Freedom of assembly is restricted under emergency powers that have been in effect since 1962. Most nongovernmental organizations are locally based professional or business groups and must receive permission to operate under the Companies Act. All trade unions must be registered with the government. Brunei's three trade unions are all in the oil sector, but they represent less than 5 percent of that industry's workforce. Strikes are illegal, and collective bargaining is not recognized. There was no union activity of any sort in the country in 2005.
Courts in Brunei generally "appeared to act independently," according to the
U.S. State Department Human Right Country Report, despite the fact that the con-stitution does not specifically provide for an independent judiciary. The legal system is based on British common law, although Sharia (Islamic law) takes precedence in areas including divorce, inheritance, and some sex crimes. Sharia does not apply to non-Muslims, although a commission of lawyers has met throughout the year to integrate Sharia and non-Sharia law and to provide a single legal framework in the country.
While the government has faced few overt threats since the 1960s, authorities occasionally detain suspected antigovernment activists under Brunei's Internal Security Act. The act permits detention without trial for renewable two-year periods. In 2005, several people were detained for making subversive, antigovernment comments in an internet chat room, while others were arrested, also on charges of subversion, for involvement in a counterfeit ring.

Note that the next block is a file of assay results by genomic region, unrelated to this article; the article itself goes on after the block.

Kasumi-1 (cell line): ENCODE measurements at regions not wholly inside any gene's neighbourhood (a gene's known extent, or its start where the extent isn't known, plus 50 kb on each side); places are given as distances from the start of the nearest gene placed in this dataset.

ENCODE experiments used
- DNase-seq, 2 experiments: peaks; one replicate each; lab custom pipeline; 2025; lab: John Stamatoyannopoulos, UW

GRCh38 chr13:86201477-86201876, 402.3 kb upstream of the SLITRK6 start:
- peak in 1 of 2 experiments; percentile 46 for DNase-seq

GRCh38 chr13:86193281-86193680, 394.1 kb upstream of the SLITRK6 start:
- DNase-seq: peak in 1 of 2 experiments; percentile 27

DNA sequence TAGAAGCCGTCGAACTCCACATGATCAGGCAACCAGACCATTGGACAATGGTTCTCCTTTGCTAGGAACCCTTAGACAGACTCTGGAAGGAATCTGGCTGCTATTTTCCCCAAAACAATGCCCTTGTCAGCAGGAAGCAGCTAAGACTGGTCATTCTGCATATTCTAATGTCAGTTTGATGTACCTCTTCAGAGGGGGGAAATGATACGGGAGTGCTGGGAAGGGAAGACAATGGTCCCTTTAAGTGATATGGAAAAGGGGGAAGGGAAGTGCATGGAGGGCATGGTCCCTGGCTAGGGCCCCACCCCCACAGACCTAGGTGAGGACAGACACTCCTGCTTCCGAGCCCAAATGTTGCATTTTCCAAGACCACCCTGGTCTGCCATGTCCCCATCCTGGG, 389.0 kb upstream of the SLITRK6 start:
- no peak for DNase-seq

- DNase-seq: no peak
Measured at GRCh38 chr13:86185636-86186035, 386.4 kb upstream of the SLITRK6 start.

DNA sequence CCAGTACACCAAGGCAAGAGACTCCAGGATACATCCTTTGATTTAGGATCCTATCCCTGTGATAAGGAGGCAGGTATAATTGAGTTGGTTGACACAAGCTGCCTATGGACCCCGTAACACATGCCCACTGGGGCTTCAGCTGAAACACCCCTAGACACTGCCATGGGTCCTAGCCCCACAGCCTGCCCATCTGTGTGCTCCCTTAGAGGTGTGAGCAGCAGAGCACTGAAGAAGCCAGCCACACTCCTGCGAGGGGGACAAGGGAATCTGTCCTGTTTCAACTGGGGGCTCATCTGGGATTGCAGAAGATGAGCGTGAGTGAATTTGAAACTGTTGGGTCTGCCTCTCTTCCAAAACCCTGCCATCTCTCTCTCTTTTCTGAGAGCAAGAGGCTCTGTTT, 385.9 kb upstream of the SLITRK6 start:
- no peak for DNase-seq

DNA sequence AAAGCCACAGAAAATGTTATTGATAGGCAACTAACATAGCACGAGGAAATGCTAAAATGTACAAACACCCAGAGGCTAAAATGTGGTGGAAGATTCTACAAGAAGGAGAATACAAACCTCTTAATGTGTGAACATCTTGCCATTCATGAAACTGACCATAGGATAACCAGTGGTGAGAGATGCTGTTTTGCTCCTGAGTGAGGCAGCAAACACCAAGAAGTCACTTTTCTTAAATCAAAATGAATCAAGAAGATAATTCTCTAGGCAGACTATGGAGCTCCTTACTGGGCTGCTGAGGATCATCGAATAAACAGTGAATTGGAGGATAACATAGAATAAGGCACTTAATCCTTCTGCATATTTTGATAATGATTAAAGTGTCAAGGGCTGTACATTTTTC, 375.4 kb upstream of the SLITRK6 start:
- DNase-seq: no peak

Freedom of movement of persons other than former political persons is not restricted. Most citizens enjoy reasonable personal autonomy, but many "stateless" people-mostly ethnic Chinese-are not accorded full citizenship status and thus lack rights, including the right to own land and to have access to subsidized medical care. Foreign workers, especially female domestic servants, are most likely to be subjected to economic exploitation.
Women remain unequal to men in areas such as divorce and inheritance, in accordance with Islamic law. Nevertheless, the number of women entering the workforce has increased substantially over the past several years. Women in government-run institutions must wear the tudong (a traditional head covering); many educational institutions also pressure non-Muslim students to wear it as part of a uniform. Although violence against women has been a problem, the government has made some attempts in the past year to address this issue. Starting in 2002, an amendment in the National Registration and Immigration Act allowed female Bruneian citizens to pass citizenship on to their children.